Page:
For more general information I greatly enjoyed reading Life, Death and Entertainment in the Roman Empire, 24 Hours in Ancient Rome, and Robert Hughes’ book Rome: A Cultural, Visual and Personal History.
HOW YOU CAN HELP
Help us get the word out about this exciting discovery on social media in any way you can!
And for generous souls and history lovers interested in finding out more about how they can help the dig continue, financially or otherwise, you can contact Elena Sorge directly at email@example.com or you can contact the author of this article, Annie Adair, at firstname.lastname@example.org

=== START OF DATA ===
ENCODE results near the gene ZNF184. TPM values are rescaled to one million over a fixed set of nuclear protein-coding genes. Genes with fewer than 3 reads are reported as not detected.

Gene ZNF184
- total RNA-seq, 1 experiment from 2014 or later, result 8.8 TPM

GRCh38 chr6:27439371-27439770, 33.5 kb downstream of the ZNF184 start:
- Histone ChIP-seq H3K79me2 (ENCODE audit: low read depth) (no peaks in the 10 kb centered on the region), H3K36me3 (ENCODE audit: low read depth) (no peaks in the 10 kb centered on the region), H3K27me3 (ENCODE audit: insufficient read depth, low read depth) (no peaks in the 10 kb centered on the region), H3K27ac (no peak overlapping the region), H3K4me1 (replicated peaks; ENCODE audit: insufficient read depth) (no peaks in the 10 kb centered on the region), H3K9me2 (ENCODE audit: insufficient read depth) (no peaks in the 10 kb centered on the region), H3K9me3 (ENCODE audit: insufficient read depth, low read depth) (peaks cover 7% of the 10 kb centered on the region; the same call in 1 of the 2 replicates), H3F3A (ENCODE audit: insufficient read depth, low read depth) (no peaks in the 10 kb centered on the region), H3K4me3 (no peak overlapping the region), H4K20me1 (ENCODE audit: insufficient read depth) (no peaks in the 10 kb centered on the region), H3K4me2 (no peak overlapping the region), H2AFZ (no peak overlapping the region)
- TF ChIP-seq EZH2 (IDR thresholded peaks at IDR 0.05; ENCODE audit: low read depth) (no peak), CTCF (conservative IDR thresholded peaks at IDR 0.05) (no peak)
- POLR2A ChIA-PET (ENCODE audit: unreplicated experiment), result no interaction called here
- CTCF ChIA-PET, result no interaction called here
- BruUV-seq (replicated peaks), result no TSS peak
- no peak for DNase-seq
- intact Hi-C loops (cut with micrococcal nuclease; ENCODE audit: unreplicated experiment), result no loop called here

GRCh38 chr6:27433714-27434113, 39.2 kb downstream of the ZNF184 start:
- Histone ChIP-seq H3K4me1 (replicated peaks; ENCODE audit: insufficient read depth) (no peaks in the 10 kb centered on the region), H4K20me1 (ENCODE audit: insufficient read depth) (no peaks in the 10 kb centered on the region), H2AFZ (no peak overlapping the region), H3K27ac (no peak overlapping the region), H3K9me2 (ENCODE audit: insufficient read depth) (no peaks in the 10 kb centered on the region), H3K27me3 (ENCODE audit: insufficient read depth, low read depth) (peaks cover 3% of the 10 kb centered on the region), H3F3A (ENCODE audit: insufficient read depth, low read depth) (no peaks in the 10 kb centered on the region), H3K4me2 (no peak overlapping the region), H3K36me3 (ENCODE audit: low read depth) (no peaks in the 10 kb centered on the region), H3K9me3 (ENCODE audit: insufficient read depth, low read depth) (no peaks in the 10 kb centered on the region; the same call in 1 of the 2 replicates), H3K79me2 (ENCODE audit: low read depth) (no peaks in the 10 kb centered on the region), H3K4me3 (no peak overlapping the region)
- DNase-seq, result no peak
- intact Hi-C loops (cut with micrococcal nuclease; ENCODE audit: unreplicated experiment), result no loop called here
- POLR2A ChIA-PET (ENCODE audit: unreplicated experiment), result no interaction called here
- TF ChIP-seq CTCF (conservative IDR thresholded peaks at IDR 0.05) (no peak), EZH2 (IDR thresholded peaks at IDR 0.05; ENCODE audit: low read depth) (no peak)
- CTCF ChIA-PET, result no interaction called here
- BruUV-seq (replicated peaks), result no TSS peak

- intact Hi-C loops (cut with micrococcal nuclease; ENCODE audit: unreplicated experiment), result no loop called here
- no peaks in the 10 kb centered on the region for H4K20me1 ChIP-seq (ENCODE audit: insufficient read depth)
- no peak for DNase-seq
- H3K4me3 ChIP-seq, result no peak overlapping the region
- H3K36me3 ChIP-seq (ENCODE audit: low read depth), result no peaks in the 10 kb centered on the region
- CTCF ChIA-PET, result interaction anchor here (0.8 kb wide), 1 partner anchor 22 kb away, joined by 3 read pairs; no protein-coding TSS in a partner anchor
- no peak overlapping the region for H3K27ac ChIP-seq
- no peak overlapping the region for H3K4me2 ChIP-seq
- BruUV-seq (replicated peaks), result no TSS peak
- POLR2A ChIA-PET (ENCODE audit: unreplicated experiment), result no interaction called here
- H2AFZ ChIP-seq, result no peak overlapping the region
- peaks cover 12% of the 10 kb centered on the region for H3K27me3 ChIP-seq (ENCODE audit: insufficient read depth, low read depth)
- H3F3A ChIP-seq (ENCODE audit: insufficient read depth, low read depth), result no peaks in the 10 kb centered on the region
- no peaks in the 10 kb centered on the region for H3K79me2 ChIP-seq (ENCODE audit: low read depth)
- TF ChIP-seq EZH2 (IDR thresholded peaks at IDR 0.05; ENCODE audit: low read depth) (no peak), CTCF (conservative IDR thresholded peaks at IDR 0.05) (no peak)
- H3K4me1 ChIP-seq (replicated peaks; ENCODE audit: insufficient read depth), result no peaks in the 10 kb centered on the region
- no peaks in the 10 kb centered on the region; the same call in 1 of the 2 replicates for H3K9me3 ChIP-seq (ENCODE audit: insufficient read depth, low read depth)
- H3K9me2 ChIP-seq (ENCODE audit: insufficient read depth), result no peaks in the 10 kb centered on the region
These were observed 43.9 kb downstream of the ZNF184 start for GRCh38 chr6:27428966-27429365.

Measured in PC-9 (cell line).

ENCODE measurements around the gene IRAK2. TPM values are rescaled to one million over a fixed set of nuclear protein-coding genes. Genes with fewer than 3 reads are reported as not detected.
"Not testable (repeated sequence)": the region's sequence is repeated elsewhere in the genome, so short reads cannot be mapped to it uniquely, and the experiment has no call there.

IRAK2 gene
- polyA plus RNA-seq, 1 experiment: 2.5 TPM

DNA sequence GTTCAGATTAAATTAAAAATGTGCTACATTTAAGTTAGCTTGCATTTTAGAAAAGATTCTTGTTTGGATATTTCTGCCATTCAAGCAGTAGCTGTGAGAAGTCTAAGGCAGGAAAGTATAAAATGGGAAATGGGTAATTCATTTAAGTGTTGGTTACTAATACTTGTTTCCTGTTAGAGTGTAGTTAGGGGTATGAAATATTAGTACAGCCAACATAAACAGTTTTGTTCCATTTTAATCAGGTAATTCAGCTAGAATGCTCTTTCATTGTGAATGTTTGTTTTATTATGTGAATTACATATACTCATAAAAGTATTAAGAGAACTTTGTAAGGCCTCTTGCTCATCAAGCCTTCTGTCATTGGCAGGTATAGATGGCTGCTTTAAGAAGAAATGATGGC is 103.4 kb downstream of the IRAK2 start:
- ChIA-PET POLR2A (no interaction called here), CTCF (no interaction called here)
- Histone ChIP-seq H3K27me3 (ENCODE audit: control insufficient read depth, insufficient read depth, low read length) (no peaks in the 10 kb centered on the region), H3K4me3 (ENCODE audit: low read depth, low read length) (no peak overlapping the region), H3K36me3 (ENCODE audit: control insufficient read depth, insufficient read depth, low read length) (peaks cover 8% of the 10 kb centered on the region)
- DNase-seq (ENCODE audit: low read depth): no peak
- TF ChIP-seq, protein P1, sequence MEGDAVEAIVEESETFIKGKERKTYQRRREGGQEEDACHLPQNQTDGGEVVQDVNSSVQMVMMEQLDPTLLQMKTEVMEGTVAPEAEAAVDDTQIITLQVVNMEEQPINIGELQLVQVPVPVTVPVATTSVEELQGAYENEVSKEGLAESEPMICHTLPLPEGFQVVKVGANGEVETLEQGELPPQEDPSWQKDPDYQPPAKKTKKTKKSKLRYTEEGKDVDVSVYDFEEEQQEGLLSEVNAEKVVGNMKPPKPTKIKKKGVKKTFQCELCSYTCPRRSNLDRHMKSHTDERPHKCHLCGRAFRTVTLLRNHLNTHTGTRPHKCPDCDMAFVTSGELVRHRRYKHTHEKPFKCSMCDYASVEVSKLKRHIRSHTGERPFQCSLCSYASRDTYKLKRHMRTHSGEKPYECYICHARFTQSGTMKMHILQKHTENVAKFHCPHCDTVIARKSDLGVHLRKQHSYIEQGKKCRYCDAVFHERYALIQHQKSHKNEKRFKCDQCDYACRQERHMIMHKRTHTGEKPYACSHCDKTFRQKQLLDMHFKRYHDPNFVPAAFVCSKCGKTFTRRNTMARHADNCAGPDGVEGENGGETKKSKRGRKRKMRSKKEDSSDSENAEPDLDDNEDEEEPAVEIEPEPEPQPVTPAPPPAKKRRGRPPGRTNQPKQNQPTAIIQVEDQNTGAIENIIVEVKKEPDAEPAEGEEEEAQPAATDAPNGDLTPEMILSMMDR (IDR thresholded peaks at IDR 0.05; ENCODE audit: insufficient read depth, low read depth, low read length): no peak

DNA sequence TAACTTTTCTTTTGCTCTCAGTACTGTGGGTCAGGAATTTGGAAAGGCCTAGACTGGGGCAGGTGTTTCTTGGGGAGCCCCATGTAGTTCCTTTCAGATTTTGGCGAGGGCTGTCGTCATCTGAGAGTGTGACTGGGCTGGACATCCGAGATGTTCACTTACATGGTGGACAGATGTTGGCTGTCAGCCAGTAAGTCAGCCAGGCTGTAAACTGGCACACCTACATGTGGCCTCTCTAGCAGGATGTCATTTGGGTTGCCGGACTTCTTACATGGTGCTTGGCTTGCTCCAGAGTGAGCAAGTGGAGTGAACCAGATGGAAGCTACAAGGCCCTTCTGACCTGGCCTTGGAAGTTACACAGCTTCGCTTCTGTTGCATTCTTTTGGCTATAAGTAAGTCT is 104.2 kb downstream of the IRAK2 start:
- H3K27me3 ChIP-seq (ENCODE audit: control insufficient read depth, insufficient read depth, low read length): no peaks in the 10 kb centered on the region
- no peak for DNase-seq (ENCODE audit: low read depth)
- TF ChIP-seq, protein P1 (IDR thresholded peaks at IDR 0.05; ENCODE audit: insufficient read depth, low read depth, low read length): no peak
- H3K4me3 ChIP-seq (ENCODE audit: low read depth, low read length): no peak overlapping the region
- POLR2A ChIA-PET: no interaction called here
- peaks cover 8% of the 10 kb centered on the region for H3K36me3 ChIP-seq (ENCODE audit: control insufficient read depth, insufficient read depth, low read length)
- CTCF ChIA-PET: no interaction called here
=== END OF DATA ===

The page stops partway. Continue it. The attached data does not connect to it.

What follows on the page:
You can also donate directly to the project through the Italian government’s Art Bonus program by sending a bank transfer to this bank account: IBAN IT77G0100003245348029258416 – or – you can send donations via PayPal to the account of the philanthropy offices of the Bank of Volterra at email@example.com
To follow how the financing is being used, expected future expenditures and the like, visit this site.
Many thanks to Enrico “Nerogotico” Sabatini for sharing his photographs – and his excitement about the dig – with me!